• 1011000010111100
  • 1111010101100111
  • 0111111011010001
  • 1111110110100010
  • 0110111101011011
  • 1101111010110110
  • 0010100101110011
  • 0101001011100110
  • 1101111110000111
  • 0010101100010001
  • 0101011000100010
  • 1010110001000100
  • 1100110010010111
  • 0000110100110001
  • 0001101001100010
  • 0011010011000100
  • 0110100110001000
  • 1101001100010000
  • 0011001000111111
  • 0110010001111110
  • 1100100011111100
  • 0000010111100111
  • 0000101111001110
  • 0001011110011100
  • 0010111100111000
  • 0101111001110000
  • 1011110011100000
  • 1110110111011111
  • 0100111110100001
  • 1001111101000010
  • 1010101010011011
  • 1100000100101001
  • 0001011001001101
  • 0010110010011010
  • 0101100100110100
  • 1011001001101000
  • 1111000011001111
  • 1110101100000010
  • 0100001000011011
  • 1000010000110110
  • 1001110001110011
  • 1010110011111001
  • 1100110111101101
  • 0000111111000101
  • 0001111110001010
  • 0011111100010100
  • 0111111000101000
  • 1111110001010000
  • 0110110010111111
  • 1101100101111110
  • 0010011011100011
  • 0100110111000110
  • 1001101110001100
  • 1010001100000111
  • 1101001000010001
  • 0011000000111101
  • 0110000001111010
  • 1100000011110100
  • 0001010111110111
  • 0010101111101110
  • 0101011111011100
  • 1010111110111000
  • 1100101101101111
  • 0000001011000001
  • 0000010110000010
  • 0000101100000100
  • 0010110000010000
  • 0101100000100000
  • 1011000001000000
  • 1111010010011111
  • 0111110100100001
  • 1111101001000010
  • 0110000010011011
  • 1100000100110110
  • 0001011001110011
  • 0010110011100110
  • 0101100111001100
  • 1011001110011000
  • 1111001100101111
  • 0111001001000001
  • 1110010010000010
  • 0101110100011011
  • 1011101000110110
  • 1110000001110011
  • 0101010011111001
  • 1010100111110010
  • 1100011111111011
  • 0001101111101001
  • 0011011111010010
  • 0110111110100100
  • 1101111101001000
  • 0010101010001111
  • 0101010100011110
  • 1010101000111100
  • 1100000001100111
  • 0010100110100010
  • 0101001101000100
  • 1010011010001000
  • 1101100100001111
  • 0010011000000001
  • 0100110000000010
  • 1001100000000100
  • 1010010000010111
  • 1101110000110001
  • 0010110001111101
  • 0101100011111010
  • 1011000111110100
  • 1111011111110111
  • 0111101111110001
  • 1111011111100010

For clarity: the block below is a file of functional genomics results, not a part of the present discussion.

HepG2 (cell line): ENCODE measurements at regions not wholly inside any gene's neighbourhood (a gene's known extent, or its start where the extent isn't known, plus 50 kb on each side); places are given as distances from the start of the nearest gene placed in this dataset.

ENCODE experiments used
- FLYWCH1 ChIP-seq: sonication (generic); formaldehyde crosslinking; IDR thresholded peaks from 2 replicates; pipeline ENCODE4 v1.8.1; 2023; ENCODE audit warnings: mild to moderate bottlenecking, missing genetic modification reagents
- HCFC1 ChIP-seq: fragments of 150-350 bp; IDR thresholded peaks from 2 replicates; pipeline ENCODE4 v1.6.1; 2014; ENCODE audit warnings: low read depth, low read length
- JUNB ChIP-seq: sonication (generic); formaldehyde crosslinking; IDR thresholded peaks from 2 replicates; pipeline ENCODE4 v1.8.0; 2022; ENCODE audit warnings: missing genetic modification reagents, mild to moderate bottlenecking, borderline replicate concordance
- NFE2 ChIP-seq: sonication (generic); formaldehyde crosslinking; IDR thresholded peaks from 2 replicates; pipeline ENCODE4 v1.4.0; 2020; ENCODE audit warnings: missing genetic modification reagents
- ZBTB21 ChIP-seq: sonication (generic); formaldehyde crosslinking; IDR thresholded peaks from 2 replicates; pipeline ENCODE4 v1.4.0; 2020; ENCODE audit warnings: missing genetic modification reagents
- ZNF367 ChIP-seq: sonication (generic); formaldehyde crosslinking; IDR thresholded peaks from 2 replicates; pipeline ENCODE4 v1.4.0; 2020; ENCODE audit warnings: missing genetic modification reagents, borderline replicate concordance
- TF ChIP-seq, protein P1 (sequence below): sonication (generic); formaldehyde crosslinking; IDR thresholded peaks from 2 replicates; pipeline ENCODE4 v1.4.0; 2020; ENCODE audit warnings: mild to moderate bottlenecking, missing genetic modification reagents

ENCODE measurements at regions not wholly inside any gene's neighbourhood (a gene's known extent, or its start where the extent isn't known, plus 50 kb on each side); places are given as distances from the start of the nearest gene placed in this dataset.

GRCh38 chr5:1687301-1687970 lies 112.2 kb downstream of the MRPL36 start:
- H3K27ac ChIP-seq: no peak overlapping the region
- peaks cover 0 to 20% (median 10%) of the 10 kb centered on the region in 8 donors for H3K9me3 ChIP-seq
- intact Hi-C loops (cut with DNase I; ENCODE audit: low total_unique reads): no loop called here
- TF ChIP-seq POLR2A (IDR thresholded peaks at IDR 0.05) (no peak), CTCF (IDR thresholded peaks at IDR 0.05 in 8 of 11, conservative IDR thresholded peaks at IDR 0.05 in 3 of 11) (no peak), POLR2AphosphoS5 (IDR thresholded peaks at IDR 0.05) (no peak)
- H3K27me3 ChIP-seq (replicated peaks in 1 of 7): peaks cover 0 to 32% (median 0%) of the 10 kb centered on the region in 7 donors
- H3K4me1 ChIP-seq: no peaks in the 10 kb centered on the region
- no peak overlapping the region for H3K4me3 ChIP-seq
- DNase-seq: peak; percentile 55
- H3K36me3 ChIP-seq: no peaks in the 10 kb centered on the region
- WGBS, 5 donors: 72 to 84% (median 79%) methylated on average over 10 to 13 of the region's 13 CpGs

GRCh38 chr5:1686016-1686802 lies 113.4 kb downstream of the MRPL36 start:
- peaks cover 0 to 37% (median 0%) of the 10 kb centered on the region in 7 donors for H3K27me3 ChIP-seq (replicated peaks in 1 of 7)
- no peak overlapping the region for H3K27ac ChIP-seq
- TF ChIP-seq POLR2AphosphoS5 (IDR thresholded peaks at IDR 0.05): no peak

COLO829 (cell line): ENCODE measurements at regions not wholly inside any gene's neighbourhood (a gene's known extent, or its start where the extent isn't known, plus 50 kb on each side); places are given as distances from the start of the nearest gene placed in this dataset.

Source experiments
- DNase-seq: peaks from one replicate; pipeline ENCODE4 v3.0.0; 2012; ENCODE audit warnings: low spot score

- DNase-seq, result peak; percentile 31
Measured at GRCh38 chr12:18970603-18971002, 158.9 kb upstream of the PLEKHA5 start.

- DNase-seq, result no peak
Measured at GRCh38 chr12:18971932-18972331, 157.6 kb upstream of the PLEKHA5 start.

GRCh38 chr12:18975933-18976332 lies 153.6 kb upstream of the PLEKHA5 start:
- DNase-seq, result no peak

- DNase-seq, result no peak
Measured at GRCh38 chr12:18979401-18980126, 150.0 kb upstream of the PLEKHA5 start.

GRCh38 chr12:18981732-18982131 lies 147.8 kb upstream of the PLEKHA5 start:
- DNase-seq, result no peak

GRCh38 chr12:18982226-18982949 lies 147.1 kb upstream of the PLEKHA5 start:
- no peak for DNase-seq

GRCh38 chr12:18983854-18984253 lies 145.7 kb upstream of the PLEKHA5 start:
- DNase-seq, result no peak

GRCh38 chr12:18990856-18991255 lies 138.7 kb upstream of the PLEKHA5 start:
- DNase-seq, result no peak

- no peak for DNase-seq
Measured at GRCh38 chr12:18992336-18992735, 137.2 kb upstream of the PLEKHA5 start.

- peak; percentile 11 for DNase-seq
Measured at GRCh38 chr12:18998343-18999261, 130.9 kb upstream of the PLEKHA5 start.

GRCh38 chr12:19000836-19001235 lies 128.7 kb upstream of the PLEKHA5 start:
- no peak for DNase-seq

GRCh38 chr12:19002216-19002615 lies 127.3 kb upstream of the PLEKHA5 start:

• 0111101111011011
  • 1111011110110110
  • 0111101101110011
  • 1111001110100110
  • 0111001101010011
  • 1110011010100110
  • 0101100101010011
  • 1011001010100110
  • 1111000101010011
  • 0111011010111001
  • 1110110101110010
  • 0100111011111011
  • 1010111111110011
  • 1100101111111001
  • 0000001111101101
  • 0000011111011010
  • 0000111110110100
  • 0001111101101000
  • 0011111011010000
  • 0111110110100000
  • 1111101101000000
  • 0110001010011111
  • 1100010100111110
  • 0001111001100011
  • 0011110011000110
  • 0111100110001100
  • 1111001100011000
  • 0111001000101111
  • 1110010001011110
  • 0101110010100011
  • 1011100101000110
  • 1110011010010011
  • 0101100100111001
  • 1011001001110010
  • 1111000011111011
  • 0110101111101001
  • 1110101111010010
  • 0100001110111011
  • 1000011101110110
  • 1001101011110011
  • 1010000111111001
  • 0011101111000101
  • 0111011110001010
  • 1110111100010100
  • 0100101000110111
  • 1001010001101110
  • 1011110011000011
  • 1110110110011001
  • 0100111100101101
  • 1001111001011010
  • 1010100010101011
  • 1100010101001001
  • 0001111010001101
  • 0011110100011010
  • 0111101000110100
  • 1111010001101000
  • 0111110011001111
  • 1111100110011110
  • 0110011100100011
  • 1100111001000110
  • 0000100010010011
  • 0001000100100110
  • 0010001001001100
  • 0100010010011000
  • 1000100100110000
  • 1000011001111111
  • 1001100011100001
  • 1010010111011101
  • 1101111110100101
  • 0010101101010101
  • 1010110101010100
  • 1100111010110111
  • 0000100101110001
  • 0001001011100010
  • 0010010111000100
  • 0100101110001000
  • 1001011100010000
  • 1011101000111111
  • 1110000001100001
  • 0101010011011101
  • 1010100110111010
  • 1100011101101011
  • 0001101011001001
  • 0011010110010010
  • 0110101100100100
  • 1101011001001000
  • 0011100010001111
  • 0111000100011110
  • 1110001000111100
  • 0101000001100111
  • 1010000011001110
  • 1101010110000011
  • 0011111100011001
  • 0111111000110010
  • 1111110001100100
  • 0110110011010111
  • 1101100110101110
  • 0010011101000011
  • 0100111010000110
  • 1010111000000111
  • 1100100000010001
  • 0000010000111101
  • 0000100001111010
  • 0001000011110100
  • 0010000111101000
  • 0100001111010000
  • 1000011110100000
  • 1001101101011111
  • 1010001010100001
  • 1101000101011101
  • 0011011010100101
  • 0110110101001010
  • 1101101010010100
  • 0010000100110111
  • 0100001001101110
  • 1000010011011100
  • 1001110110100111
  • 1010111101010001
  • 1100101010111101
  • 0000001011001010
  • 0000010110010100
  • 0000101100101000
  • 0001011001010000
  • 0010110010100000
  • 0101100101000000
  • 1011001010000000
  • 1111000100011111
  • 1110110001000010
  • 0100110010011011
  • 1001100100110110
  • 1010011001110011
  • 1101100011111001
  • 0010010111101101
  • 0100101111011010
  • 1001011110110100
  • 1011101101110111
  • 1110001011110001
  • 0101000111111101
  • 1010001111111010
  • 1101001111101011
  • 0011001111001001
  • 0110011110010010
  • 1100111100100100
  • 0000101001010111
  • 0001010010101110
  • 0010100101011100
  • 0101001010111000
  • 1010010101110000
  • 1101111011111111
  • 0010100111100001
  • 0101001111000010
  • 1010011110000100
  • 1101101100010111
  • 0010001000110001
  • 0100010001100010
  • 1000100011000100
  • 1001111100110001
  • 1010101001111101
  • 1100000011100101
  • 0001010111010101
  • 0010101110101010
  • 0101011101010100
  • 1010111010101000
  • 1100100101001111
  • 0000011010000001
  • 0000110100000010
  • 0001101000000100
  • 0011010000001000
  • 0110100000010000
  • 1101000000100000
  • 0011010001011111
  • 0110100010111110
  • 1101000101111100
  • 0011011011100111
  • 0110110111001110
  • 1101101110011100
  • 0010001100100111
  • 0100011001001110
  • 1000110010011100
  • 1000110100100111
  • 1000111001010001
  • 1000100010111101
  • 1000010101100101
  • 1001111011010101
  • 1010100110110101
  • 0001101011110101
  • 0011010111101010
  • 0110101111010100
  • 1101011110101000
  • 0011101101001111
  • 0111011010011110